International norms, institutions, and the international order itself are increasingly under challenge in virtually every policy area – from human rights and global health, through trade and climate change, to arms control and international peace and security law. International relations scholars have begun to study the effects of norm contestation, backlash against institutions and courts, and the broader crisis of the liberal international order. Whether contestation weakens or even strengthens international norms has inspired a lively debate in international relations and international law. Does contestation always intrinsically weaken norms, or is contestation itself a normative force that reinforces norms in their validity through continuous actualization?
In their newly released monograph “International Norm Disputes: The Link between Contestation and Norm Robustness” Lisbeth Zimmermann, Nicole Deitelhoff, Max Lesch, Antonio Arcudi, and Anton Peez explore how the dispute over international norms affects their validity. The book compares four contemporary cases of contested norms – the torture prohibition, the responsibility to protect, the moratorium on commercial whaling, and the duty to prosecute institutionalized in the International Criminal Court – and two historical cases – privateering and the transatlantic slave trade.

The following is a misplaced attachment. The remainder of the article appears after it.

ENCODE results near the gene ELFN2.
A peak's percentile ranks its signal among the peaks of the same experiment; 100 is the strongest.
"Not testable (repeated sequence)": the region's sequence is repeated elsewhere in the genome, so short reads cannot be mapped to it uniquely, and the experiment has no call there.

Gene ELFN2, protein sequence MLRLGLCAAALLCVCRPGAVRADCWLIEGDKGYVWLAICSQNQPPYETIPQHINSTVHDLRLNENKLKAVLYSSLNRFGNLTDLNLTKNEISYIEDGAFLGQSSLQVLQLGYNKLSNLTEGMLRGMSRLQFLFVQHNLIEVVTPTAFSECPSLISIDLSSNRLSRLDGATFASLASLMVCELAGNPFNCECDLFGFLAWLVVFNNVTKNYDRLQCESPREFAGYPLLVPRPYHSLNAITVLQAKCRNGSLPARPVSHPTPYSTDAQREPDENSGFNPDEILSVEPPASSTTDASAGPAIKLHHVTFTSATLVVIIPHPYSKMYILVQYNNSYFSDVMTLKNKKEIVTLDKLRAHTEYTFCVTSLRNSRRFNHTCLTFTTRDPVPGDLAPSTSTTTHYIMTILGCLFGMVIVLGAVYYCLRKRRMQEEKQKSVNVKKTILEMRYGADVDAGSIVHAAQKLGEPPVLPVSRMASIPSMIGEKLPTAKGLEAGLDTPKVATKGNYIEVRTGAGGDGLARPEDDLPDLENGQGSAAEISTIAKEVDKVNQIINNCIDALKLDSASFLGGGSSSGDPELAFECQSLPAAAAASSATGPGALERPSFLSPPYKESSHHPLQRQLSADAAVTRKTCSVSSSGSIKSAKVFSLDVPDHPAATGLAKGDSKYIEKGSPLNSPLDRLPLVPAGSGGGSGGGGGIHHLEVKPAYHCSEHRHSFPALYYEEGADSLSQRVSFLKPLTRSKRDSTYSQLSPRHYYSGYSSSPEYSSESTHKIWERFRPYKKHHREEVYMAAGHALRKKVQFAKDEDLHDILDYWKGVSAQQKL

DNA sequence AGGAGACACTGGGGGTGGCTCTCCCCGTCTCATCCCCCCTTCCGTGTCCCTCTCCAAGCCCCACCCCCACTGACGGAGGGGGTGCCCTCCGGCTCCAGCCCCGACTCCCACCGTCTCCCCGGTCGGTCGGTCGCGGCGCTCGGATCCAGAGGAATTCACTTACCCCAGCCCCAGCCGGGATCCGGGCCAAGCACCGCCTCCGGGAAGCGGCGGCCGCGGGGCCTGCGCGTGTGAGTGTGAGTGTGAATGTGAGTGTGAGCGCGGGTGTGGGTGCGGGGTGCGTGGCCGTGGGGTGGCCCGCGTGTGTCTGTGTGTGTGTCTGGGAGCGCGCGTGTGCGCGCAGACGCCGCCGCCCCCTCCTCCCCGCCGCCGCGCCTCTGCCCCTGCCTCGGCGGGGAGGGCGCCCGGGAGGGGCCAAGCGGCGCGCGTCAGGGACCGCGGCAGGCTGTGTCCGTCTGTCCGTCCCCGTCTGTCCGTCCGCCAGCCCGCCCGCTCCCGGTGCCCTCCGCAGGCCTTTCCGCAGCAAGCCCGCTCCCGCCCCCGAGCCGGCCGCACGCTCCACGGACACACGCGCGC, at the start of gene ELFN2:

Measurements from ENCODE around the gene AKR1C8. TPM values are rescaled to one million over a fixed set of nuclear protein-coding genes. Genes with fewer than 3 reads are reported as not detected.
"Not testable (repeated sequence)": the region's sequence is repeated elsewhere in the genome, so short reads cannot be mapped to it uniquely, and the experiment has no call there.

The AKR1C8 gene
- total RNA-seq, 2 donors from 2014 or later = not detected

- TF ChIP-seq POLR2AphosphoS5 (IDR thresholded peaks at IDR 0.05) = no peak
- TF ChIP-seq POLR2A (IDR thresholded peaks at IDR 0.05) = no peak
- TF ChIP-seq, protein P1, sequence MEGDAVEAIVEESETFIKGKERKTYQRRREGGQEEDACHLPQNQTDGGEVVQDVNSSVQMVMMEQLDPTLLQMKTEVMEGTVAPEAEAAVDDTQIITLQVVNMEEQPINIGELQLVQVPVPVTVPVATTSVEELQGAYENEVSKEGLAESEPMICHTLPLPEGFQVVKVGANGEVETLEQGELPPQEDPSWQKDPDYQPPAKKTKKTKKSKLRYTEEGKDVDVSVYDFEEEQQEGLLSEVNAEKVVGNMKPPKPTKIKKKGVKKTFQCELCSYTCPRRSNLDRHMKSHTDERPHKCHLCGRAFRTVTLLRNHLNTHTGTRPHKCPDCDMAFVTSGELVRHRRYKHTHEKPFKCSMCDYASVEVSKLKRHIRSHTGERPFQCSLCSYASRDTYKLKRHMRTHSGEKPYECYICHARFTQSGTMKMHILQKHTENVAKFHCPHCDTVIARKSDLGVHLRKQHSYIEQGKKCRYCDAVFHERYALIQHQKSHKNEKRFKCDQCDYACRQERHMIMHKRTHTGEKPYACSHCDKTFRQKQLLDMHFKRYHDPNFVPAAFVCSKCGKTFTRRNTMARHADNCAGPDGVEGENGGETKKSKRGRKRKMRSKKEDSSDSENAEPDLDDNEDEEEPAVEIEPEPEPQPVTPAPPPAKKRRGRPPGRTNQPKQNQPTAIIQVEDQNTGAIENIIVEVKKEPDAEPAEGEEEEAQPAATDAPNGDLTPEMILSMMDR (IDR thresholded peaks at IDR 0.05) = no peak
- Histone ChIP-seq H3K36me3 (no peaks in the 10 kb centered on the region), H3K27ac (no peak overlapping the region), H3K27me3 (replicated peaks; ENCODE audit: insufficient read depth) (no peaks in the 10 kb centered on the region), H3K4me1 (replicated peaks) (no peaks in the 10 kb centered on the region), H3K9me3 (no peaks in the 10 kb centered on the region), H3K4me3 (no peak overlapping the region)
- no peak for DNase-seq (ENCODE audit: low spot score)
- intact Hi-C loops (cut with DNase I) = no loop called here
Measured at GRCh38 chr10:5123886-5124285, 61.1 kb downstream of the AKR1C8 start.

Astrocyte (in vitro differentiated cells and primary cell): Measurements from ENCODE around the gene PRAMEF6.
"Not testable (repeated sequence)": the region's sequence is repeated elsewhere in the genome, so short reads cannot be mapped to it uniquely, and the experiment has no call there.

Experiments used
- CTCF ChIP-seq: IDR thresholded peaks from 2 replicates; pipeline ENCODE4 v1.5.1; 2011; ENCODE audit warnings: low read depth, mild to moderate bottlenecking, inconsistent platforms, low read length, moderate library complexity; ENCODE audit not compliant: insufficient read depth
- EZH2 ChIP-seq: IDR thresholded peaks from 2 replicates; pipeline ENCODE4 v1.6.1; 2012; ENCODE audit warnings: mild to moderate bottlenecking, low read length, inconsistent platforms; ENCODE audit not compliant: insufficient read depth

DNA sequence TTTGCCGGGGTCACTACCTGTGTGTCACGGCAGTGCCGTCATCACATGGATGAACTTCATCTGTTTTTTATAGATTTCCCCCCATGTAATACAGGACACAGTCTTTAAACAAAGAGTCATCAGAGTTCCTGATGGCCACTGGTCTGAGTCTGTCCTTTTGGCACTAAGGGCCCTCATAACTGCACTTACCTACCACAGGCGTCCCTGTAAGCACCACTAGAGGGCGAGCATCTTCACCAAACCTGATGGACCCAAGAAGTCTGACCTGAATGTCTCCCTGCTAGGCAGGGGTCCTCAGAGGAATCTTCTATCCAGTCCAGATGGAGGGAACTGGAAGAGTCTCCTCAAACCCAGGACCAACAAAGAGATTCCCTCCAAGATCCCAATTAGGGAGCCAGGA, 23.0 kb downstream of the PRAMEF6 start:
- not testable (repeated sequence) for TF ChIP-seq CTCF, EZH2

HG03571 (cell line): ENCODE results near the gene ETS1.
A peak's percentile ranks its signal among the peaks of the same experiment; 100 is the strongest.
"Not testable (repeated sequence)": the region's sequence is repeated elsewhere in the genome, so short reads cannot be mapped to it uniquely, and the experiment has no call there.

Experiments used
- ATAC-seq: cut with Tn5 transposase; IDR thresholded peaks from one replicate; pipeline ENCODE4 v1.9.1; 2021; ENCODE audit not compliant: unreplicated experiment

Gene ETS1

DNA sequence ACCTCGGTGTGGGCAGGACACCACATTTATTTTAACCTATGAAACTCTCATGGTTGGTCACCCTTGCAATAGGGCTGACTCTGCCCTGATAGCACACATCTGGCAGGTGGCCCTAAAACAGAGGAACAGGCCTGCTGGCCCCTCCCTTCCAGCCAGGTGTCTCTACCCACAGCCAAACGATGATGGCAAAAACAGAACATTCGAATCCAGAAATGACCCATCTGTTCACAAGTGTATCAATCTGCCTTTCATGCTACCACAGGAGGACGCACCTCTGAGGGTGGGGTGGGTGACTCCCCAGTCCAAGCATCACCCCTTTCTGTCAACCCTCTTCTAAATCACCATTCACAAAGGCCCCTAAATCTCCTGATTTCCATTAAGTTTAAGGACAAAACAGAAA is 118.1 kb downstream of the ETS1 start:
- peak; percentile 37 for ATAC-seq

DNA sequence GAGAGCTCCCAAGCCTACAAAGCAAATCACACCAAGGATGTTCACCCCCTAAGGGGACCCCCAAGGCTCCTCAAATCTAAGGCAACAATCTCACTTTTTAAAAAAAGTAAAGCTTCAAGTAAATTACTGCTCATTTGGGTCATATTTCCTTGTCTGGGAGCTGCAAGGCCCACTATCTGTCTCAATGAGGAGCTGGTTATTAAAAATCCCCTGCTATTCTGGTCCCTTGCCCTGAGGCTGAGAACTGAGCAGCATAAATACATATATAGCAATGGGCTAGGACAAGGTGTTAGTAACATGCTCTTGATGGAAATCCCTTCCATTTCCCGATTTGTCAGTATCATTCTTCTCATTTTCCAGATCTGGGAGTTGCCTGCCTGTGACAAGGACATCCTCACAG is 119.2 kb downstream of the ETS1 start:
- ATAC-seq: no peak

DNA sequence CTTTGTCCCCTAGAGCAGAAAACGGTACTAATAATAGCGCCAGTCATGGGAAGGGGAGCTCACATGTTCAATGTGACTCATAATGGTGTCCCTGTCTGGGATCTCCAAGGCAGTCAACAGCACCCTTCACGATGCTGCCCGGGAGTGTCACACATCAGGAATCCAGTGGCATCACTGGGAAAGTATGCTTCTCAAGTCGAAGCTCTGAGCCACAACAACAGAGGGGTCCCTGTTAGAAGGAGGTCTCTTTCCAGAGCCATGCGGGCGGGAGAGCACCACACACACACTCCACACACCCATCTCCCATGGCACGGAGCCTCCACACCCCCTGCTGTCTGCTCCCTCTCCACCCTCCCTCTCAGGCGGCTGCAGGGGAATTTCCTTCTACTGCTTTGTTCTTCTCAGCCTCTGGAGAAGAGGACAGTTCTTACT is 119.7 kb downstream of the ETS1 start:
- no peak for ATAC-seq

The book is the result of the project “Norm Disputes: Contestation and Norm Robustness”, which was funded by the German Research Foundation (DFG).